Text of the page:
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HIV and the immune system
Disease progression
Monitoring immune health
Symptom observation
Lab studies and blood analysis
CD4 + Testing
Viral Load Testing
Summary: Testing
Intervention against HIV
General health maintenance
Supportive therapies
Antiviral Strategy
Immune modulating strategy
Opportunistic infection strategy
When to start treatment
Available treatments
The Bottom Line

Antiviral Strategy

HIV attacks and misdirects the immune system. Medicines can help slow the spread of the offending virus. The best known antiviral medications are "nucleoside analogue" drugs like AZT, ddI, ddC, d4T, 3TC. More recently, a new class of drugs called "protease inhibitors" has been made available. This includes drugs like saquinavir, indinavir, ritonavir and nelfinavir. The most recent of all are "non-nucleoside reverse transcriptase inhibitor" (NNRTI) drugs like nevirapine and delavirdine. The challenge of using these drugs is knowing when and how much to use and how to combine them. Used alone, none of these drugs will work for long, but used together in rational combinations, they can suppress HIV for many years and lengthen life.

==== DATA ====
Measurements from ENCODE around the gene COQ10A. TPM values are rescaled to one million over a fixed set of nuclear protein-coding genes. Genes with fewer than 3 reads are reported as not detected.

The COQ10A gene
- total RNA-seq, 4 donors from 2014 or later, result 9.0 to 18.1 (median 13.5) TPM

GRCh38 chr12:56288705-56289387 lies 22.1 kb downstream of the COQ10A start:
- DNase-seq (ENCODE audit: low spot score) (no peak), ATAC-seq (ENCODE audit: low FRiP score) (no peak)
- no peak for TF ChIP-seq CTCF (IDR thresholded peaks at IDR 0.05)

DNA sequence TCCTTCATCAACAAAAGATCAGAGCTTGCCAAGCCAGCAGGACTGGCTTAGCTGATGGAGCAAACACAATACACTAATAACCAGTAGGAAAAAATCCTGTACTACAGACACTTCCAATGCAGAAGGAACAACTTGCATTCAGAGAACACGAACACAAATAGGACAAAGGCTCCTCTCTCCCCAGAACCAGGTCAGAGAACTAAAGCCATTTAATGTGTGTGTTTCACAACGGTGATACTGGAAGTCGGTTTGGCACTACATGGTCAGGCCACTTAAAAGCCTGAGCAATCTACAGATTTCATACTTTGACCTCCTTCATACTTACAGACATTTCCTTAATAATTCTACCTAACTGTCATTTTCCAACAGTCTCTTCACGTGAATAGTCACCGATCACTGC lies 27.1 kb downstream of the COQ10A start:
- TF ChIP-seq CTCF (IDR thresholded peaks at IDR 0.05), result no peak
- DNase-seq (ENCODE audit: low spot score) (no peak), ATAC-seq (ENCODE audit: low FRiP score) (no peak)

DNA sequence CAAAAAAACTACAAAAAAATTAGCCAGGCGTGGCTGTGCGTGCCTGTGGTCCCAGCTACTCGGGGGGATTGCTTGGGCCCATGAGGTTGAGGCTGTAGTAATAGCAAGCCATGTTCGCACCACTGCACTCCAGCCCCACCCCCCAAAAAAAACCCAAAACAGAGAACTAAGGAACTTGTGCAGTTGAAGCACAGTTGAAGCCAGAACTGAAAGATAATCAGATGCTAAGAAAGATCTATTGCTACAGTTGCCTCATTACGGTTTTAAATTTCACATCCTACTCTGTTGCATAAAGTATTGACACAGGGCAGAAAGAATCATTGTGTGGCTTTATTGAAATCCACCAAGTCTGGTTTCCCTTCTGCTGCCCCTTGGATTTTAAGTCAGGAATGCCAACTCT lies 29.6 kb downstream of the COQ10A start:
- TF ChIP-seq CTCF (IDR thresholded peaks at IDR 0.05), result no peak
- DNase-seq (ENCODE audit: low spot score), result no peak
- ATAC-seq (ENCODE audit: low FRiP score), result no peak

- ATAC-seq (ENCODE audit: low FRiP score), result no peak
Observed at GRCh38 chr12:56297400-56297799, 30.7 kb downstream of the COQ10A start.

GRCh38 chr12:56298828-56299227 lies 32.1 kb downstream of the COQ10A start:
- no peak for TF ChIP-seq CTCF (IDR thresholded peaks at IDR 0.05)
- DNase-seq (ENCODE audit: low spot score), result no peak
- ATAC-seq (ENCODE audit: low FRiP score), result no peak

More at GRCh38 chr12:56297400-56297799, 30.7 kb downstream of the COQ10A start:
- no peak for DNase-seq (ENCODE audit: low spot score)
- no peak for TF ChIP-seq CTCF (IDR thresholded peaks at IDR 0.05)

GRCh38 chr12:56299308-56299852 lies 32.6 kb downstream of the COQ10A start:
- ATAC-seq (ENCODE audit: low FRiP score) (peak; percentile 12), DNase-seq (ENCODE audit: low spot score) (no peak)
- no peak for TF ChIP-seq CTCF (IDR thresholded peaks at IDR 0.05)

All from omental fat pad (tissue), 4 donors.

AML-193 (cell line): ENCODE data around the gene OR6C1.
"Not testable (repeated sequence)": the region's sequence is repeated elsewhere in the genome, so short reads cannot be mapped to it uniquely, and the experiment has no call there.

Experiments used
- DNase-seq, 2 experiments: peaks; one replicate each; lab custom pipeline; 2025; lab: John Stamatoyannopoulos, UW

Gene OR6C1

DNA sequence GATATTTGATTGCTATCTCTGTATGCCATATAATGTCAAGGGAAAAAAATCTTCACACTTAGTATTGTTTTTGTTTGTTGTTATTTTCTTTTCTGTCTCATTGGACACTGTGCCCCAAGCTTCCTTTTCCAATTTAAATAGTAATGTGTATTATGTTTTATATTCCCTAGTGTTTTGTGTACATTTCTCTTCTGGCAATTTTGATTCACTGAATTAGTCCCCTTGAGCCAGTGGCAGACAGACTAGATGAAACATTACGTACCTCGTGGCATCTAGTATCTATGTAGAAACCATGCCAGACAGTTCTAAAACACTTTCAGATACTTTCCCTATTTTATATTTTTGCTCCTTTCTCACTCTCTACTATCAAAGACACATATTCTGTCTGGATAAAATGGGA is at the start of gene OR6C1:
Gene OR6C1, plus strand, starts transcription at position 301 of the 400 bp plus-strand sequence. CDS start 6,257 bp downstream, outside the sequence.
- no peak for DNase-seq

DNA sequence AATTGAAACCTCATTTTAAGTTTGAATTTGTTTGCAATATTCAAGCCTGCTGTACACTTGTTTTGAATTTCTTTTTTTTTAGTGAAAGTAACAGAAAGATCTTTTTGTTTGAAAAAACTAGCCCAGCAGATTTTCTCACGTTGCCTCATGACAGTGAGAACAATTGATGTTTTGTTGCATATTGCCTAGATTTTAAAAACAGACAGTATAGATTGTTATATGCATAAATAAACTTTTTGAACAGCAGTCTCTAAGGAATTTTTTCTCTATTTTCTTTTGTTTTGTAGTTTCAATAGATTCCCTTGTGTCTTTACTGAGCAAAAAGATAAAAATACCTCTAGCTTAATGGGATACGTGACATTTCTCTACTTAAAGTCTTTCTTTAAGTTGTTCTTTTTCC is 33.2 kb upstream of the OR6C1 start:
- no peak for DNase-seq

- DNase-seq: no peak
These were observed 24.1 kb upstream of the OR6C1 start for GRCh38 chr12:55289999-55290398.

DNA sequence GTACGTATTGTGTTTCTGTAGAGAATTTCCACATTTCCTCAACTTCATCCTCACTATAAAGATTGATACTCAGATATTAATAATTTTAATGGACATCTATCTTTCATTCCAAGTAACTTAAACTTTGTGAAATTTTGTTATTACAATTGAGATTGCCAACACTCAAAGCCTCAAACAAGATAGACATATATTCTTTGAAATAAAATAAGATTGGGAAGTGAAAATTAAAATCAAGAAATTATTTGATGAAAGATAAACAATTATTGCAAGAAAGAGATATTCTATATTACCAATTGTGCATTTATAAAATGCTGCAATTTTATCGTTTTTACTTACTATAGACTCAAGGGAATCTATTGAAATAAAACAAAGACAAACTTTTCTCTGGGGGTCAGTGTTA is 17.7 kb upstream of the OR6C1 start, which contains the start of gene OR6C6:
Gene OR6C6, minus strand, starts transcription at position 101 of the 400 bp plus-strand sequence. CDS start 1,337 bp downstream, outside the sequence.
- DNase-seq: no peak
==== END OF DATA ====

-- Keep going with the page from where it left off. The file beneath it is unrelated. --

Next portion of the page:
A complete description of all the antiviral drugs and their use is available in the "Antiviral Strategies Discussion Paper".

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